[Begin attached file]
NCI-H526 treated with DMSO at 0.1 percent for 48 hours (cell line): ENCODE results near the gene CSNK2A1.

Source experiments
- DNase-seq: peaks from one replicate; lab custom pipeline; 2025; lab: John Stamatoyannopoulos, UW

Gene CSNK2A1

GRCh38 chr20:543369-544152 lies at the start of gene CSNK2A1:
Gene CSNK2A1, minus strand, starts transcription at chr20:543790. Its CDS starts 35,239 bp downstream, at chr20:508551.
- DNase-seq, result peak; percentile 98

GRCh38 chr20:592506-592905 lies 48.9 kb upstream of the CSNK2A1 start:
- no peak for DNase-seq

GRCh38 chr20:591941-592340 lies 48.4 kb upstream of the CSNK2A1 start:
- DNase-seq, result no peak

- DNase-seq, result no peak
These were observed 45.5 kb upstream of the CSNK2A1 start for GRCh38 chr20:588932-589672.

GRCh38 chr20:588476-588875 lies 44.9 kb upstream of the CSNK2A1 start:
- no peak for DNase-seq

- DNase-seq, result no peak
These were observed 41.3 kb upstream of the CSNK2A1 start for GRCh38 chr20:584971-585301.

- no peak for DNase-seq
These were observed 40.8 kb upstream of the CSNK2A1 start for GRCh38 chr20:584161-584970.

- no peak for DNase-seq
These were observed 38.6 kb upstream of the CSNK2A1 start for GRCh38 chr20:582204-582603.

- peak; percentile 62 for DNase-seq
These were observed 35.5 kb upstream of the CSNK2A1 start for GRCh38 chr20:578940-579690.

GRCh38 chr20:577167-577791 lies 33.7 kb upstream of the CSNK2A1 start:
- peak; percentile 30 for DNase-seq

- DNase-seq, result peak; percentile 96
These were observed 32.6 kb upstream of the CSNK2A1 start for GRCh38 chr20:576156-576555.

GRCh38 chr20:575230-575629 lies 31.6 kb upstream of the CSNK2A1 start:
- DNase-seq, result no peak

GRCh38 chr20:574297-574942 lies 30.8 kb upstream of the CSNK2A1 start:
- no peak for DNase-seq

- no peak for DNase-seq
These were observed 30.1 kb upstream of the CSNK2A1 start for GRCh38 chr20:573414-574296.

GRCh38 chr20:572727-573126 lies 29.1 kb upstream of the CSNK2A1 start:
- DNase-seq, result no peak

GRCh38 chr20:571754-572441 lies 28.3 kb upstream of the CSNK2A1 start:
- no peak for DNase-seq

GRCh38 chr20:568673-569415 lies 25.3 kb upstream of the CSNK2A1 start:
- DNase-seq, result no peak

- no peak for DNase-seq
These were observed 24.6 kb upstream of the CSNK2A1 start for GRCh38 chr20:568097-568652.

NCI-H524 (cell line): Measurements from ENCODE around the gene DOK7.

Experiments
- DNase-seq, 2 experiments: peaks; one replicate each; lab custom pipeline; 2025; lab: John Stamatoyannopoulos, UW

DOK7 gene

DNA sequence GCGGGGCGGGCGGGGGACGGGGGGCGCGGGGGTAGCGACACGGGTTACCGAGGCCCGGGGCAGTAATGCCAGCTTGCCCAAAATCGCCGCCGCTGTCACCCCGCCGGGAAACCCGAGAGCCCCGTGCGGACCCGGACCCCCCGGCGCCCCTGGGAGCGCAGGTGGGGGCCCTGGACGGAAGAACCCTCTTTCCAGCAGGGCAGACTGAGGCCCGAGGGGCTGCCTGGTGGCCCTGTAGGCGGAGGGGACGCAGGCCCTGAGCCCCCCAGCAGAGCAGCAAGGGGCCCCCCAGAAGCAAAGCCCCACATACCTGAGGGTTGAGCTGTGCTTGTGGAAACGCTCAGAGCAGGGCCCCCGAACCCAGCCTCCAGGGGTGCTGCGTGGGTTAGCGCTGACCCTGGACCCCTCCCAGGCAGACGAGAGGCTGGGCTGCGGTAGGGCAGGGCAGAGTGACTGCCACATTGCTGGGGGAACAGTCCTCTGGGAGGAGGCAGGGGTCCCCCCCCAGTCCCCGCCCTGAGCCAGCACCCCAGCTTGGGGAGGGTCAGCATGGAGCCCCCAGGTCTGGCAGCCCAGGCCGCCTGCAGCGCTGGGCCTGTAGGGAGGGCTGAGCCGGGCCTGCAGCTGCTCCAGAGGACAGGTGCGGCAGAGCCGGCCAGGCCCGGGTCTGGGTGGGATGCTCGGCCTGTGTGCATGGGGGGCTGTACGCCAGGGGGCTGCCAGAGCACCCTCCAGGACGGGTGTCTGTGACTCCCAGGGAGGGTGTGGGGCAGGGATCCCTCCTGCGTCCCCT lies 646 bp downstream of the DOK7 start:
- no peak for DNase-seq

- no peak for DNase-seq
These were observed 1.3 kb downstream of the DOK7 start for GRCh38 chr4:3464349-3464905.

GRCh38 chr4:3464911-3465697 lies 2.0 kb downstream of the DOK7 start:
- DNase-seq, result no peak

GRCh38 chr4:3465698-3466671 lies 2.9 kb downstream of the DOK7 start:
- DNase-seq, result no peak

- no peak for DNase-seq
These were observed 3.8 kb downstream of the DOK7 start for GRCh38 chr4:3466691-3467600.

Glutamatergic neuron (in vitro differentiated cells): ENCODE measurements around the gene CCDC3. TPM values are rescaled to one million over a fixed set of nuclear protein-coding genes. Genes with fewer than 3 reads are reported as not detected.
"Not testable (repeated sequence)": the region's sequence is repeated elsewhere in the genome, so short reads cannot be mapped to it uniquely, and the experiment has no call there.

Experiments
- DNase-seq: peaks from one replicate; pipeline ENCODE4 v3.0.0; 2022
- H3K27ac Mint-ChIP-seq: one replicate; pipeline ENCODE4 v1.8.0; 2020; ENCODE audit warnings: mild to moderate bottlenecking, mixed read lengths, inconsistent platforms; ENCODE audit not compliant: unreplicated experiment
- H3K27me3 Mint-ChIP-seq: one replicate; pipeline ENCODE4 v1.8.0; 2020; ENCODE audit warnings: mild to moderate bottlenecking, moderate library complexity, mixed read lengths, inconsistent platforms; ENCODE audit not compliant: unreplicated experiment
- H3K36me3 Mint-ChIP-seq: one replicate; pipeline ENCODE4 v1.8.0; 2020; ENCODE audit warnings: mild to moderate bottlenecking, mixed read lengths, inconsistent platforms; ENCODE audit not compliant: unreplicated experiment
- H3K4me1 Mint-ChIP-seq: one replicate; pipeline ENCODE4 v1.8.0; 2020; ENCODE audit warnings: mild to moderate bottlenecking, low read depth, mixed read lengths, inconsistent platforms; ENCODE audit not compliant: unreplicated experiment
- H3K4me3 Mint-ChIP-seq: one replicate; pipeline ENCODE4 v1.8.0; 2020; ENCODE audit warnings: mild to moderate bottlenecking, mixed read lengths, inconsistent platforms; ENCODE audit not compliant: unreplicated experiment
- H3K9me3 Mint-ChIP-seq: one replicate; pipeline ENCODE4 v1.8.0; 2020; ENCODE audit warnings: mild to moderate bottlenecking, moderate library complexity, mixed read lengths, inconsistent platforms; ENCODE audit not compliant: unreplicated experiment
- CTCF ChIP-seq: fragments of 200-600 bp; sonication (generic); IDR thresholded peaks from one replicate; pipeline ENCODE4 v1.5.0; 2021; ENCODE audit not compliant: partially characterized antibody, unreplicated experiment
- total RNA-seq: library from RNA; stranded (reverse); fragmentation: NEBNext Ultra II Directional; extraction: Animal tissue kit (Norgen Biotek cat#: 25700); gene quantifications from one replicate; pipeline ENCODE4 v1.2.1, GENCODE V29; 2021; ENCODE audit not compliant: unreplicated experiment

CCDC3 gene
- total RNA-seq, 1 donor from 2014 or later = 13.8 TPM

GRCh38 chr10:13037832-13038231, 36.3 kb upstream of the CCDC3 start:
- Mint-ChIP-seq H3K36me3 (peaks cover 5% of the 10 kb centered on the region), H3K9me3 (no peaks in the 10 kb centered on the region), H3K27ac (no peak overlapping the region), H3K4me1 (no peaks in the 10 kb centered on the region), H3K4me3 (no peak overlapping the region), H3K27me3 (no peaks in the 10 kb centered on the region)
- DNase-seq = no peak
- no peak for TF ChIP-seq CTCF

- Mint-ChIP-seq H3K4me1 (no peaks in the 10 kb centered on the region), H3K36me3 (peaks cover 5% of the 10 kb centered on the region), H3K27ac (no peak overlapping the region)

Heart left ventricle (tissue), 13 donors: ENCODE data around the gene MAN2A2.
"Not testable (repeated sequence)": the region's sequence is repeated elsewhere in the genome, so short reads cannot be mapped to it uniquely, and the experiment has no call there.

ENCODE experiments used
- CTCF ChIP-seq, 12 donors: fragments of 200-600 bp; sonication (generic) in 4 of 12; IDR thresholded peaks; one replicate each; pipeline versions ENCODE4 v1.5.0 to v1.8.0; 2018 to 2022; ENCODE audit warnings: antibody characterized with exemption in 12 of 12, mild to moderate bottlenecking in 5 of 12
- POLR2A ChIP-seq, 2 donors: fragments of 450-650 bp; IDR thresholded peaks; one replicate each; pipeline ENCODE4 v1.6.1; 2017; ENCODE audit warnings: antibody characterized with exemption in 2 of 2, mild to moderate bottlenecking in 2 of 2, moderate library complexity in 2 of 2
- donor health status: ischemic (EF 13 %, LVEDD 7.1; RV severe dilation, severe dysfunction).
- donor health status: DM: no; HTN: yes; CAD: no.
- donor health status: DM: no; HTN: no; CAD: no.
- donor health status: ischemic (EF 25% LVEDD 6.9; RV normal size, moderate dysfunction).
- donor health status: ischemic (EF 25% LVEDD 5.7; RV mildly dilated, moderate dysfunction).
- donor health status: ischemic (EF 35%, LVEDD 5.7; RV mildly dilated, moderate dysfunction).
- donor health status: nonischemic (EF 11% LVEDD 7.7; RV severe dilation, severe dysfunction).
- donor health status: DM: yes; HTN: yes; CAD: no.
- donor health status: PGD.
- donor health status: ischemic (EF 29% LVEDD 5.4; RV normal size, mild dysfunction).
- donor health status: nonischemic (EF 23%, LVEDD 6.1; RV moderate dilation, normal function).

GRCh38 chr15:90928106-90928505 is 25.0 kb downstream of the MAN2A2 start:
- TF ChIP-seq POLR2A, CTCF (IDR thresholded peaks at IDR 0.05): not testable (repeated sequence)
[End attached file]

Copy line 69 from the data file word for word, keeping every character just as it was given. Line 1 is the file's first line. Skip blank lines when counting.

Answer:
- total RNA-seq, 1 donor from 2014 or later = 13.8 TPM